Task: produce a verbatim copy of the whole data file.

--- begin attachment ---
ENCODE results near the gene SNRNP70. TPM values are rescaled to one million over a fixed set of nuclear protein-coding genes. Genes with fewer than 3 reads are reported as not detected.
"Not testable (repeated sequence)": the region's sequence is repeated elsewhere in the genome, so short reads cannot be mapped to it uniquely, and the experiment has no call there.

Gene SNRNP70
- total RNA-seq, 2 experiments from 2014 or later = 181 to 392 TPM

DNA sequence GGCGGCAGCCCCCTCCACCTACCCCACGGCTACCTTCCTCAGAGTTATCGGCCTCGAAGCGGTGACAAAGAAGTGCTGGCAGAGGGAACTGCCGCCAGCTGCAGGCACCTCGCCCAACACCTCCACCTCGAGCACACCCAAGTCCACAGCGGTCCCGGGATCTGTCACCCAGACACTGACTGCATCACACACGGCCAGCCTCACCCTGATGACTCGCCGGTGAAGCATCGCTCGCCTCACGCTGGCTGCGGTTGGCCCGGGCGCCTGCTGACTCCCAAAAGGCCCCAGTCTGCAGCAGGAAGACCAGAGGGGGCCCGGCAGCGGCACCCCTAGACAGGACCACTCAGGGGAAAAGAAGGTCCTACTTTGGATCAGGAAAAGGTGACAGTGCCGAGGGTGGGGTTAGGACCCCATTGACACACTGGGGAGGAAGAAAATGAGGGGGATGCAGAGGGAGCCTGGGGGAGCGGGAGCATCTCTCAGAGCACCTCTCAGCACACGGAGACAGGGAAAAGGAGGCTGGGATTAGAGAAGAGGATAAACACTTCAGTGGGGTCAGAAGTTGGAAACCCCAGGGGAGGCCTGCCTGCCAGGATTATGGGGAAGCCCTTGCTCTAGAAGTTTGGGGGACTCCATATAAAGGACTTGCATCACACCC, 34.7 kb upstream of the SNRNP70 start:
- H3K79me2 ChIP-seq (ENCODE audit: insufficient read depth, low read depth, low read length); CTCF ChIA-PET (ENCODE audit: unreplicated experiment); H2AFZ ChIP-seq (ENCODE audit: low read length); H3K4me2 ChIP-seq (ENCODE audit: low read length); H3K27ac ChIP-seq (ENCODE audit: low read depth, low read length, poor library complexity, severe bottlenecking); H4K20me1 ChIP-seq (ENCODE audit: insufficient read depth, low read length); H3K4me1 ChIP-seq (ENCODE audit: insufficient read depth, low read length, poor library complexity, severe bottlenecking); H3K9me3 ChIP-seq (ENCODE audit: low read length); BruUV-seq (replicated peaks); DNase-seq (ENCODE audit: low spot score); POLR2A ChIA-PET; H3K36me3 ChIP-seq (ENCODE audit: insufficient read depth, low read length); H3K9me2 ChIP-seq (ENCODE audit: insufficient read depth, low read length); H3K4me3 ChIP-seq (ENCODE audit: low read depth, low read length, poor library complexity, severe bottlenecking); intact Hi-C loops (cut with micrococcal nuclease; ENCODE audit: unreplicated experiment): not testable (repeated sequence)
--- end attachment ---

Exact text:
ENCODE results near the gene SNRNP70. TPM values are rescaled to one million over a fixed set of nuclear protein-coding genes. Genes with fewer than 3 reads are reported as not detected.
"Not testable (repeated sequence)": the region's sequence is repeated elsewhere in the genome, so short reads cannot be mapped to it uniquely, and the experiment has no call there.

Gene SNRNP70
- total RNA-seq, 2 experiments from 2014 or later = 181 to 392 TPM

DNA sequence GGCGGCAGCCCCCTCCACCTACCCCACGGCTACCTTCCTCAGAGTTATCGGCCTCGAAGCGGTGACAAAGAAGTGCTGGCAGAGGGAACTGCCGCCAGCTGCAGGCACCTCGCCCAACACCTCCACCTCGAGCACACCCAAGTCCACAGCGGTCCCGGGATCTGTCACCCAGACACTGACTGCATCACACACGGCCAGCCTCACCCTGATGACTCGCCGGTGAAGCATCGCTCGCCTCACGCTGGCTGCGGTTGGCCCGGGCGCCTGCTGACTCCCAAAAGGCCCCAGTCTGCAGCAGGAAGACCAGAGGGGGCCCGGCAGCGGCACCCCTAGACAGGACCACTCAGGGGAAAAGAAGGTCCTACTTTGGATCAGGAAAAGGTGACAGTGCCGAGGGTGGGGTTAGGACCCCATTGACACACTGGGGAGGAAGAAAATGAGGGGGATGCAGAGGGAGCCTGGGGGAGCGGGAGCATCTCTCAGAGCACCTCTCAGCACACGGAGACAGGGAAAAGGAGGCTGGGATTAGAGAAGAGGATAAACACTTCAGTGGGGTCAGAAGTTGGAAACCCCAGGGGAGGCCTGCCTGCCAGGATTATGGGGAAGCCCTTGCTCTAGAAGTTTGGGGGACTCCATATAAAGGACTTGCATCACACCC, 34.7 kb upstream of the SNRNP70 start:
- H3K79me2 ChIP-seq (ENCODE audit: insufficient read depth, low read depth, low read length); CTCF ChIA-PET (ENCODE audit: unreplicated experiment); H2AFZ ChIP-seq (ENCODE audit: low read length); H3K4me2 ChIP-seq (ENCODE audit: low read length); H3K27ac ChIP-seq (ENCODE audit: low read depth, low read length, poor library complexity, severe bottlenecking); H4K20me1 ChIP-seq (ENCODE audit: insufficient read depth, low read length); H3K4me1 ChIP-seq (ENCODE audit: insufficient read depth, low read length, poor library complexity, severe bottlenecking); H3K9me3 ChIP-seq (ENCODE audit: low read length); BruUV-seq (replicated peaks); DNase-seq (ENCODE audit: low spot score); POLR2A ChIA-PET; H3K36me3 ChIP-seq (ENCODE audit: insufficient read depth, low read length); H3K9me2 ChIP-seq (ENCODE audit: insufficient read depth, low read length); H3K4me3 ChIP-seq (ENCODE audit: low read depth, low read length, poor library complexity, severe bottlenecking); intact Hi-C loops (cut with micrococcal nuclease; ENCODE audit: unreplicated experiment): not testable (repeated sequence)